Millions on millions have been spent by billionaires to push through their agenda of privatization and to disrupt entire school districts, on the assumption that disruption is “creative.” No doubt, they are getting ready for the next elections, opening their wallets to anyone who promises to open more nonunion charters and to attack due process for teachers. In this statement, Steve Zimmer–who overcame a billionaire-funded candidate in his last election for the Los Angeles school board–calls for a truce. He asks the billionaires to work together with school leaders to make schools better for children, instead of squandering more millions to “win.” Win or lose, the problems for the kids remains the same. Why not collaborate and do what is best for them, which is not political but consists of meeting their needs for smaller class size, medical care, the arts, librarians, social workers, and the same kind of education that the millionaires want for their own children.

 

He writes:

 

The results of yesterday’s election once again confirm that public education is
not for sale. Against a gale storm of unprecedented funding, Tom Torlakson,
State Superintendent of Instruction narrowly won re-election. This was the most
expensive State Superintendent race in U. S. History. I congratulate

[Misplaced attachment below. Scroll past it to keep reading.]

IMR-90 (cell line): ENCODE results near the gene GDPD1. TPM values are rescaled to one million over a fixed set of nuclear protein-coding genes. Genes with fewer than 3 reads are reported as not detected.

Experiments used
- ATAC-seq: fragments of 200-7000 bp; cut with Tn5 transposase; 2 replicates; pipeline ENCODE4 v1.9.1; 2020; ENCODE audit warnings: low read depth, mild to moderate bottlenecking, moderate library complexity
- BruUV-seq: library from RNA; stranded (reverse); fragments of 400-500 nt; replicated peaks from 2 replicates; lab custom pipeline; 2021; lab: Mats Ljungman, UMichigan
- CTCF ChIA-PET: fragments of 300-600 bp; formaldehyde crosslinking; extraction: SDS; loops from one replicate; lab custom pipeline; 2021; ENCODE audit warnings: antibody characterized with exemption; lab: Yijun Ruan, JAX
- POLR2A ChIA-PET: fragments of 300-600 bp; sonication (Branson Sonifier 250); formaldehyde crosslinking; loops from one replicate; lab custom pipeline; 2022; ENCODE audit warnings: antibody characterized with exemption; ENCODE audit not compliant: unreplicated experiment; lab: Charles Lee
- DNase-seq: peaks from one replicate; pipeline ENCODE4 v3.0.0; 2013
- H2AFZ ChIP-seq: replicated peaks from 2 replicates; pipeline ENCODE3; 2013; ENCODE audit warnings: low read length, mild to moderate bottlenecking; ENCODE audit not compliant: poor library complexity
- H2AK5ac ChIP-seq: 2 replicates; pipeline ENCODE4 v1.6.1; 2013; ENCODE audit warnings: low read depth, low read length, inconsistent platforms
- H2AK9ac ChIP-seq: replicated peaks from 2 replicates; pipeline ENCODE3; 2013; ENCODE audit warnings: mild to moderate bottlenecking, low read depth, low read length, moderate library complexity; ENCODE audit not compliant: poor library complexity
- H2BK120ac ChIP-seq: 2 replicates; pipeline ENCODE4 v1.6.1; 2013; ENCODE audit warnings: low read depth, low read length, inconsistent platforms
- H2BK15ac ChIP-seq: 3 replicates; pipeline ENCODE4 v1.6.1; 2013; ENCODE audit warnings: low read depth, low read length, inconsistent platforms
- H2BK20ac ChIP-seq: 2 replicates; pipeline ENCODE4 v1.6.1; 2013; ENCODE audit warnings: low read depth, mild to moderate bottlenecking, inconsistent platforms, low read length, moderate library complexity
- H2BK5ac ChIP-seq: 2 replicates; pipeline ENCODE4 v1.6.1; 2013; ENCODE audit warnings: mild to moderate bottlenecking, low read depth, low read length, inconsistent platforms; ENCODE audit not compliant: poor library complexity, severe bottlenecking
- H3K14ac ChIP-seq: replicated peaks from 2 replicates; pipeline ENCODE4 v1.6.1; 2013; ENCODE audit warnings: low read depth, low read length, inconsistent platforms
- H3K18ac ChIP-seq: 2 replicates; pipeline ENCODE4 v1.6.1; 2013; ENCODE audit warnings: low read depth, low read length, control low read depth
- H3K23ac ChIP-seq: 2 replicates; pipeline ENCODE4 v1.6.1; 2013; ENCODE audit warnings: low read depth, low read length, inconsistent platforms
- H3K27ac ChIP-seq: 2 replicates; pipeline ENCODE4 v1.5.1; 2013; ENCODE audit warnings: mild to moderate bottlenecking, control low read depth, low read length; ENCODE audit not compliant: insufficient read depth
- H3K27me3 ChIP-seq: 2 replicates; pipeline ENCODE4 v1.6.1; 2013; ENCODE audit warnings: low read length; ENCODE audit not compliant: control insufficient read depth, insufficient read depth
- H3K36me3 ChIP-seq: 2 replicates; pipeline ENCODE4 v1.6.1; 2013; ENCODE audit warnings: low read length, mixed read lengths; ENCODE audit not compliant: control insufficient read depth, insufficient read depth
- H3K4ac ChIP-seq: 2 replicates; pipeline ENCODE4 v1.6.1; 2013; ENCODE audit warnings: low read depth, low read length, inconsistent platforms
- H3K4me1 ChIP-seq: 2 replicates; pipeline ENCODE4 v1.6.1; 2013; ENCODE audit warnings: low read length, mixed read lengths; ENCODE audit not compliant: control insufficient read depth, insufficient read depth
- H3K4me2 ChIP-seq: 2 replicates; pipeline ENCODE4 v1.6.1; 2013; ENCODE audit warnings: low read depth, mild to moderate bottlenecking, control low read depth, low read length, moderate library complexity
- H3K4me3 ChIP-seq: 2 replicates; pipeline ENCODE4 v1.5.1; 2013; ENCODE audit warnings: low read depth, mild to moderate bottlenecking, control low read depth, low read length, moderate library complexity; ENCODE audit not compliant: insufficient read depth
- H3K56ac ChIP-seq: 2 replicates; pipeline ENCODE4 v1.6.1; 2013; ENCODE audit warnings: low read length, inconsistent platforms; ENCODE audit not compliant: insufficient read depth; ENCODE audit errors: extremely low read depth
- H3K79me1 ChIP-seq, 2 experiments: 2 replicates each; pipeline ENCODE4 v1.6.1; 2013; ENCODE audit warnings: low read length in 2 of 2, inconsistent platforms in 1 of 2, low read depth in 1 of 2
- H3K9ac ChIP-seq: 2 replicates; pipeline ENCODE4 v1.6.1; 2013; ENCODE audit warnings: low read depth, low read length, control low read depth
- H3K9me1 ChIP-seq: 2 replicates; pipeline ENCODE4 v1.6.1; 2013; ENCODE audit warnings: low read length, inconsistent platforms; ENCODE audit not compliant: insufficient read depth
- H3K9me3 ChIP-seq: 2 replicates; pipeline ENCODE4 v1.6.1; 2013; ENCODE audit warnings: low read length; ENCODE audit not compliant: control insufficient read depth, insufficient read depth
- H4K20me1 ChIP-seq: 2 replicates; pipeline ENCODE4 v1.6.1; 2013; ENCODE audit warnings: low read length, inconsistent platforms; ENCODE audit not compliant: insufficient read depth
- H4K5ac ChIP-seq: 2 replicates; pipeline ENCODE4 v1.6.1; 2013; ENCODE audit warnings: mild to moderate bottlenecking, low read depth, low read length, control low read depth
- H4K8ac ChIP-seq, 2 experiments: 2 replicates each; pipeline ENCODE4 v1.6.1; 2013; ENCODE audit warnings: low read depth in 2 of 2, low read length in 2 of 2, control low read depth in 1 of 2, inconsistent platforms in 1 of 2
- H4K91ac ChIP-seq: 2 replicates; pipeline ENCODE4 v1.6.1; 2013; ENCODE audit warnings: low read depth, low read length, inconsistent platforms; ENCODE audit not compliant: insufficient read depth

Superintendent Torlakson and urge him to continue his collaborative approach to
transforming outcomes for all students in California. I look forward to
continuing our close working relationship so that the Department of Education
expands the resources available to classrooms in support of student learning
throughout our District.

I also offer my best wishes to Marshall Tuck whom I have known well for many
years. I know that Marshall will continue to be a passionate advocate for
schools serving students in the most peril.

While it is tempting to feel exhilarated in the wake of this important victory,
I mostly feel exhausted. I am sick and tired of dodging bullets from corporate
education reform billionaires who have an endless magazine of resources to shoot
at folks trying to solve the problems facing our schools.

There must be another way we can have this important conversation. Instead of
reflecting on how the millions we spend distorting truths, attacking and
bullying one another could help real kids in real classrooms today, the
California Charter Schools Association is simply reloading their guns for the
Spring School Board elections. I am sure CTA and our other labor partners will
gear up their defense systems again in response. I have a long list of programs
we could fund in LAUSD with the close to $20 million dollars that went into this
latest battle. More and more it seems like a zero sum game in which kids lose
every time.

The solutions to the problems facing our kids are never simple. They require us
to roll up our sleeves and work together to find the difficult answers in
policy, in pedagogy and in practice. Finding solutions starts with listening.
Teachers listening to parents, parents listening to teachers, school leaders
listening to the community and everyone listening to our students. The last half
dozen election cycles have had a ton of screaming. Close to $50 million dollars
worth. And barely an ounce of listening.

I still believe that collaboration trumps conflict and that we can find common
ground. I still have hope that we can transcend the power struggles in the name
of the promise that public education still holds for families who dream of a
better life for their children. If we remember that we hold those dreams in our
hands, maybe we can do more than dust ourselves off and prepare for the next
battle.